Employers and General Labor Confederation wage plan back on in Lebanon
Economists told The Daily Star that all employers who gave a raise to some of their employees two years ago must prove that this increase was for the high cost of living
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The Cabinet is expected to endorse Wednesday the wage increase agreed between the private sector and the General Labor Confederation after the Shura Council turned down for the third time the government’s plans to improve the salary package.
The council made it clear Tuesday that the government was obliged to stick to the earlier agreement which had been reached between the private sector and the GLC. It added that the government had no legal right to add transportation allowances to the basic salary, describing this move as unprecedented. The Shura Council is an advisory body which gives its opinions on controversial issues. While the views expressed by the council are non-binding, the government traditionally takes the council’s comments into consideration.
The Free Patriotic Movement, which backed the Cabinet’s wage plan that was drafted by FPM Labor Minister Charbel Nahhas, said it would form a committee to assess the verdict issued by the Shura Council. It claimed that there were numerous loopholes in the verdict and expressed its intention to expose them soon. It was not clear whether the ministers who voted in favor of Nahhas’ plan would challenge the council’s verdict Wednesday, but sources told The Daily Star the Cabinet was likely to endorse the deal in its Wednesday session.
The deal signed between the two groups stipulates that the minimum wage be hiked by LL175,000 to LL675,000. The transportation allowance would remain at the current level of LL8,000 per working day, totaling around LL176,000 a month.
Salaries under LL1 million would see a LL200,000 increase, while salaries between LL1 million and LL1.5 million would increase by LL250,000 and salaries above LL1.5 million would increase by LL300,000. But the deal stipulates that any employee who has received a wage increase since Jan. 1, 2010 would not benefit from the measure if the raise they received from their employer exceeded the amount in the decision. However, economists told The Daily Star that all employers who gave a raise to some of their employees two years ago must prove that this increase was for the high cost of living. “If the company or employer fails to issue a memo stating that the increase the employees received was for the high cost of living then they [employers] must give their staff another raise based on the last Cabinet decision,” an expert told The Daily Star.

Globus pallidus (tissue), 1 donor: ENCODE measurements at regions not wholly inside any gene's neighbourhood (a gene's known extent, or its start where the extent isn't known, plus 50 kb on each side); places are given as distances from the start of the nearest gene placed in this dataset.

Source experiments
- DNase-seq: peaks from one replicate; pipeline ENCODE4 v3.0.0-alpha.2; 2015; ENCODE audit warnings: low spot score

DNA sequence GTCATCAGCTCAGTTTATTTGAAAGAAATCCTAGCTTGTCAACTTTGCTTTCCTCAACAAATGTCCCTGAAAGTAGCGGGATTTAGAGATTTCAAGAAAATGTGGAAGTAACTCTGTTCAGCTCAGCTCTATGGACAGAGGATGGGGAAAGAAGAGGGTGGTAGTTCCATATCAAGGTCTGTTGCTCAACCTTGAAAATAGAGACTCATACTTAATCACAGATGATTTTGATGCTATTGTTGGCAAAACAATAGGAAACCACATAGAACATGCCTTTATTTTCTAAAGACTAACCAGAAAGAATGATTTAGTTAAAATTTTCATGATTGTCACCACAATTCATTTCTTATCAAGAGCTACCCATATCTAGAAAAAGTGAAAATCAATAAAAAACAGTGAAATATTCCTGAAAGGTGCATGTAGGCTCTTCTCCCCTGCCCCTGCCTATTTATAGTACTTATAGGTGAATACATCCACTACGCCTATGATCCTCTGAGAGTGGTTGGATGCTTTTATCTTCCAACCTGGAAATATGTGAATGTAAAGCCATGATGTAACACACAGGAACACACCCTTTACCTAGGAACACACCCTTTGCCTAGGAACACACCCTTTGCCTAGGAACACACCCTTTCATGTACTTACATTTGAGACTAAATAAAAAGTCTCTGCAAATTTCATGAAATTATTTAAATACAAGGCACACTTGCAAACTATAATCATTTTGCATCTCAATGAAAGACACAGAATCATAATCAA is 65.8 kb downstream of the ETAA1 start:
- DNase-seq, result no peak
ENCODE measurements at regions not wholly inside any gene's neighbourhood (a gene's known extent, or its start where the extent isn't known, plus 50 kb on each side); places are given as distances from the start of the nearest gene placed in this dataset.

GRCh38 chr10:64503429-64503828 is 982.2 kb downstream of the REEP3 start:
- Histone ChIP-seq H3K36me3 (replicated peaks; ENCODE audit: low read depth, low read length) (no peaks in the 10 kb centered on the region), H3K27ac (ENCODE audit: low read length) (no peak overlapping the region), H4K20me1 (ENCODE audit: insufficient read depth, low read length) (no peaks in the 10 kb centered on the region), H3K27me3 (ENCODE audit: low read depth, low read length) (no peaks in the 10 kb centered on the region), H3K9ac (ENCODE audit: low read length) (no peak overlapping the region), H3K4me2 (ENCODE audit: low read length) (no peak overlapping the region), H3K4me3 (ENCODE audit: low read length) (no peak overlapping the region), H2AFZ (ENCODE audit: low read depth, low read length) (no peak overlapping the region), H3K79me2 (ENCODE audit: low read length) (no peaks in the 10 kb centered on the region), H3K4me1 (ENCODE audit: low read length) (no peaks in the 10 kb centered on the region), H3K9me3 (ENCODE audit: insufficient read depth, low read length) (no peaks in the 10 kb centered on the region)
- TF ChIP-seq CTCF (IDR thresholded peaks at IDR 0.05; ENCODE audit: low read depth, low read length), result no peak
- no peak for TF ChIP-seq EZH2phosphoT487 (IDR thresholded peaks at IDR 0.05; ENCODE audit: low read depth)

Mohammad Choukair, head of the Beirut Chamber of Commerce, hailed the verdict by the Shura Council, which he said had saved the Lebanese economy from the “devastating” impact Nahhas’ plan would have had. “The verdict assured there were no winners or losers, putting the economic interests of the country first,” he told The Daily Star. The verdict said the Cabinet had exceeded its powers when it endorsed the plan suggested by Nahhas. “Adding the LL236,000 allowance to basic salaries falls under the responsibility of the Parliament, the body which had decided to give the illegal allowance back in 1995,” it said.
On Dec. 21, the Cabinet approved a wage hike proposal by Nahhas which stipulated that the minimum wage would increase to LL868,000 – a sum that included a LL236,000 transportation allowance which the government added to the basic salary. “The government’s intervention in denoting the value of increases in the cost of living and adjusting wages accordingly remain an exceptional intervention valid only in exceptional cases when a need for the intervention arises,” the statement added. It said the law authorized the government to intervene in wages only in the event that collective bargaining between the private sector and labor groups proved unsuccessful. The GLC and private sector leaders had inked their deal at the same Cabinet session which saw ministers opting instead for Nahhas’ wage proposal.
Ghassan Ghosn, head of the GLC, told The Daily Star that the Shura Council had affirmed in the verdict his group’s agreement with the private sector. He said his group does not comment on legal verdicts but said the government bears the responsibility for failing to cover legal gaps in its decision.
Hanna Gharib, head of the Union Coordination Committee, a gathering of public employees’ and teachers’ unions, rejected the GLC-private sector agreement, as well as the verdict by the Shura Council. “The committee will return to instigating strikes and protests; we cannot accept an agreement that was signed by a group which does not represent workers,” he told The Daily Star.
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